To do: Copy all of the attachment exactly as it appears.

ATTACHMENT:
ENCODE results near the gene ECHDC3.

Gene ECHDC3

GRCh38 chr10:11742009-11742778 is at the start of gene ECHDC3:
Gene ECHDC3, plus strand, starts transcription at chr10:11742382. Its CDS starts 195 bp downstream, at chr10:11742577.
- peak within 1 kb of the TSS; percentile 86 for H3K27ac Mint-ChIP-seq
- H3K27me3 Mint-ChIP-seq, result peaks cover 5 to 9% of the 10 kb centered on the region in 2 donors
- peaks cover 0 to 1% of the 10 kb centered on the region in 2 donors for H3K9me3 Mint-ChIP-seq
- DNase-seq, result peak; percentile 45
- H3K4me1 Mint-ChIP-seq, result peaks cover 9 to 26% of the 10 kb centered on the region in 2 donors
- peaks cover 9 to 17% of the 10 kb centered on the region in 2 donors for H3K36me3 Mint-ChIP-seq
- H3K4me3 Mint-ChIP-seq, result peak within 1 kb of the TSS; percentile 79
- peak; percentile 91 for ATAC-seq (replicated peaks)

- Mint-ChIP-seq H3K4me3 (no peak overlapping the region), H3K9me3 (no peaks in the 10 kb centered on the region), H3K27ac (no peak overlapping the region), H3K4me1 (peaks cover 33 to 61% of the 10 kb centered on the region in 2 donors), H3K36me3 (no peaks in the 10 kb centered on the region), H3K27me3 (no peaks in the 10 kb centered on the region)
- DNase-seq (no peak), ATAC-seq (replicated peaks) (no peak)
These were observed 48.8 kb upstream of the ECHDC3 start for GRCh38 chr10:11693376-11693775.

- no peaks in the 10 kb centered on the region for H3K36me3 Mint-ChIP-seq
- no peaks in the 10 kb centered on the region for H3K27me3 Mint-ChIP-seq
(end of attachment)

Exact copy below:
ENCODE results near the gene ECHDC3.

Gene ECHDC3

GRCh38 chr10:11742009-11742778 is at the start of gene ECHDC3:
Gene ECHDC3, plus strand, starts transcription at chr10:11742382. Its CDS starts 195 bp downstream, at chr10:11742577.
- peak within 1 kb of the TSS; percentile 86 for H3K27ac Mint-ChIP-seq
- H3K27me3 Mint-ChIP-seq, result peaks cover 5 to 9% of the 10 kb centered on the region in 2 donors
- peaks cover 0 to 1% of the 10 kb centered on the region in 2 donors for H3K9me3 Mint-ChIP-seq
- DNase-seq, result peak; percentile 45
- H3K4me1 Mint-ChIP-seq, result peaks cover 9 to 26% of the 10 kb centered on the region in 2 donors
- peaks cover 9 to 17% of the 10 kb centered on the region in 2 donors for H3K36me3 Mint-ChIP-seq
- H3K4me3 Mint-ChIP-seq, result peak within 1 kb of the TSS; percentile 79
- peak; percentile 91 for ATAC-seq (replicated peaks)

- Mint-ChIP-seq H3K4me3 (no peak overlapping the region), H3K9me3 (no peaks in the 10 kb centered on the region), H3K27ac (no peak overlapping the region), H3K4me1 (peaks cover 33 to 61% of the 10 kb centered on the region in 2 donors), H3K36me3 (no peaks in the 10 kb centered on the region), H3K27me3 (no peaks in the 10 kb centered on the region)
- DNase-seq (no peak), ATAC-seq (replicated peaks) (no peak)
These were observed 48.8 kb upstream of the ECHDC3 start for GRCh38 chr10:11693376-11693775.

- no peaks in the 10 kb centered on the region for H3K36me3 Mint-ChIP-seq
- no peaks in the 10 kb centered on the region for H3K27me3 Mint-ChIP-seq